“They were just gorgeous,” she recalls, “but people weren’t noticing them. They were covered with dust. I thought it would be a phenomenal project for SPMH to preserve them.”
She asked a musician friend about the panels in the orchestra pit. He said, “What panels?” She was astonished. “They were covered with black cloth to avoid distraction. No one knew they were there. No one knew much about them. That was the start of my passion.”
When she learned that women donated their time to carve many of the panels, Janson redoubled her efforts. “I have great gratitude to these carvers,” she says. “I wanted to give them their due and create awareness of their selflessness. We should be proud of it.”
She contacted curators at the Cincinnati Art Museum who had expertise in the art-carved furniture movement. She met and learned more from Roger Fry and his son Will, descendants of the 19th-century artists. In 2011, Janson proposed to the SPMH board a project to collect, restore and display as many panels as possible.
A core element of SPMH’s mission is to support such projects not included in Music Hall’s routine maintenance. She credits then-president Don Siekmann and the SPMH board with their enthusiastic support for her endeavor, made possible by SPMH’s Patricia A. Corbett Endowment Fund and member donations.
The hunt was on. Janson visited local institutions and numerous private homes. She traveled to other states to find some of them. Her tireless pursuit has led to the recovery and return of dozens to their original home.
Three preserved carved cherrywood organ panels. (Photo: SPMH)Janson identified a conservator, Tom Heller from Nashville, an expert in woodcarving restoration. He began restoring the reclaimed panels to their original appearance. Documentary filmmaker Melissa Godoy won a grant from the city to make a short 2013 documentary (funded with a grant from the City of Cincinnati), about the panels’ creation and restoration. In 2015, prior to the most recent renovation, several were displayed in Corbett Tower.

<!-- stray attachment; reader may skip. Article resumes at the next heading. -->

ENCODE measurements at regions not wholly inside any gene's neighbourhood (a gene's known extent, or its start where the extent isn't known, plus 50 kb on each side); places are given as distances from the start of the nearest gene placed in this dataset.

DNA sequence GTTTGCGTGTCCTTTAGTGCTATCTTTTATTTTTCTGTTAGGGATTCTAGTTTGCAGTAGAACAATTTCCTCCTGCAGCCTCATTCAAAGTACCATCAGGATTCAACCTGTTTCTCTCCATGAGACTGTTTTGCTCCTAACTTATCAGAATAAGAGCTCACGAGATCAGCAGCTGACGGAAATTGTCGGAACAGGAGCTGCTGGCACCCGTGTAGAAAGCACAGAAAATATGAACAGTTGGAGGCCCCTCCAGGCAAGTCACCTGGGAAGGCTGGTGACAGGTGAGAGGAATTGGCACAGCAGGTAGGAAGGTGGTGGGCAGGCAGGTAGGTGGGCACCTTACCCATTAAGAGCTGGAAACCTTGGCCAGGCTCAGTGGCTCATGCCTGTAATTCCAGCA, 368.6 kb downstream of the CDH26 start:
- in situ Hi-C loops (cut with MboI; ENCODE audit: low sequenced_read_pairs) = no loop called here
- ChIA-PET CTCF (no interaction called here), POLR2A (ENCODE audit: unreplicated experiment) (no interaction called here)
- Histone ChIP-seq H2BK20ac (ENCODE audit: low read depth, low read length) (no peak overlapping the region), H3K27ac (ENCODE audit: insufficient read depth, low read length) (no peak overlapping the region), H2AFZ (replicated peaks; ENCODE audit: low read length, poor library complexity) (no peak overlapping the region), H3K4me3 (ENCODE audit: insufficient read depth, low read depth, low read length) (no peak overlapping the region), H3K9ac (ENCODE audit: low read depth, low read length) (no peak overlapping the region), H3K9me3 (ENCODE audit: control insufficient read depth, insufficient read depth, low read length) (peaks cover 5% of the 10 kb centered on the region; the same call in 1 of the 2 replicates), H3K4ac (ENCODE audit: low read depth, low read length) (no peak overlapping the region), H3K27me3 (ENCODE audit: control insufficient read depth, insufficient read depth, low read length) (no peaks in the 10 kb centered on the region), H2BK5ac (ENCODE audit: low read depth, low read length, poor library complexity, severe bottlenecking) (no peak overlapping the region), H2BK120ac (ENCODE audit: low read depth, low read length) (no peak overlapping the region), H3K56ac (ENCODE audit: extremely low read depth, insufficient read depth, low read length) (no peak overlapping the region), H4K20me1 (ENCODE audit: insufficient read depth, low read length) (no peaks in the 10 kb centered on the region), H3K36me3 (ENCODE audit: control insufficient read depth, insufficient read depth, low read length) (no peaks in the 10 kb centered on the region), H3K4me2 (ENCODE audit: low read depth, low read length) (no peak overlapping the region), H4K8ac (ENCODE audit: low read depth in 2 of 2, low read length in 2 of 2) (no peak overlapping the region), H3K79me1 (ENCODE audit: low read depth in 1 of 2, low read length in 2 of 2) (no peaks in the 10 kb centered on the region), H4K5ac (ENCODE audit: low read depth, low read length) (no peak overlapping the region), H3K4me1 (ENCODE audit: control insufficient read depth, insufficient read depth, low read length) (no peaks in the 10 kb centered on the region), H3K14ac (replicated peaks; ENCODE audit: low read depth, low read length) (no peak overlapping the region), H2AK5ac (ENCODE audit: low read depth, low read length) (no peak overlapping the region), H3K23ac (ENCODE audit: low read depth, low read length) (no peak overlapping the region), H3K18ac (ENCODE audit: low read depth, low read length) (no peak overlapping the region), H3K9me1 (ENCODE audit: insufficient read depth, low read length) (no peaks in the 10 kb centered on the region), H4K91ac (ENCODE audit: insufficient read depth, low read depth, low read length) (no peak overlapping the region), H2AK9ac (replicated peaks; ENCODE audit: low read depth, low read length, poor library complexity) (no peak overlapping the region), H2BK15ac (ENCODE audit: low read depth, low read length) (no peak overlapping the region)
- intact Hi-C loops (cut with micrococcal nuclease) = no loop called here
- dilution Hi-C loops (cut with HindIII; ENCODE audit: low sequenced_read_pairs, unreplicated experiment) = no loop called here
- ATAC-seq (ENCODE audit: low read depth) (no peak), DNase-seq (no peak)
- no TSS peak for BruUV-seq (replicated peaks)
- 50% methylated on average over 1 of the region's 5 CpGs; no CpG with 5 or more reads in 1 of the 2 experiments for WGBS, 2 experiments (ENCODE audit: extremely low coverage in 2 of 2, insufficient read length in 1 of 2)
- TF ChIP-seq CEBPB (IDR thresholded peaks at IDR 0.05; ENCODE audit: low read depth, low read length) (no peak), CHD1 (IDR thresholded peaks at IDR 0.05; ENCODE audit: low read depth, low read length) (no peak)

Approximately 30 restored panels are now installed in the new Taft Suite, south of Springer Auditorium. Many original frames have been refurbished. The display is a reminder of the loving work of citizens from a bygone era, and SPMH’s building tours take visitors into this room and other areas not generally open to the public.
Another historic organ comes to Music Hall
Before Janson undertook her project, another piece of musical history — “The Mighty Wurlitzer,” a 1927 pipe organ from downtown Cincinnati’s RKO Albee movie theater — was brought to the attention of Norma Petersen, then-president of SPMH. After the Albee’s 1977 demolition, the organ was temporarily installed in Over-the-Rhine’s Emery Theatre, where it was used for concerts and to accompany silent movies. The Emery closed in 1999, and the organ was put in storage. In 2007, an anonymous donor offered to reassemble it and install it in Music Hall. The late Petersen, a longtime, fierce advocate for Music Hall, jumped at the opportunity.
“It’s an amazing instrument,” says Don Siekmann, Petersen's ebullient successor. “It was purchased for $55,000.” (Roughly $750,000 today.) It has 31 ranks, sets of pipes that replicate the sound of a specific instrument — violin, flute, trumpet and so on — using 2,000 pipes. “The Wurlitzer Company,” Siekmann continues, “was founded in Cincinnati in the mid-1800s and originally created a variety of musical instruments. The company’s most famous product was ‘The Mighty Wurlitzer,’ a designation that became a symbol of quality. These were designed as one-man orchestras and mainly accompanied silent movies.”
Petersen identified pipe organ expert Ron Wehmeier to manage the massive instrument’s renovation and the construction of a special room for its pipes in Music Hall’s ballroom on the second floor of the building’s south wing.
Wehmeier knows his way around these colossal instruments. His father was an organist for a downtown Cincinnati movie theater. Wehmeier’s passion began when he was a teenager: At the age of 16 in 1959, he had a chance to get up close with the Albee Wurlitzer. It was love at first sight. Today, his music room in his Price Hill home contains the largest pipe organ in the Tristate.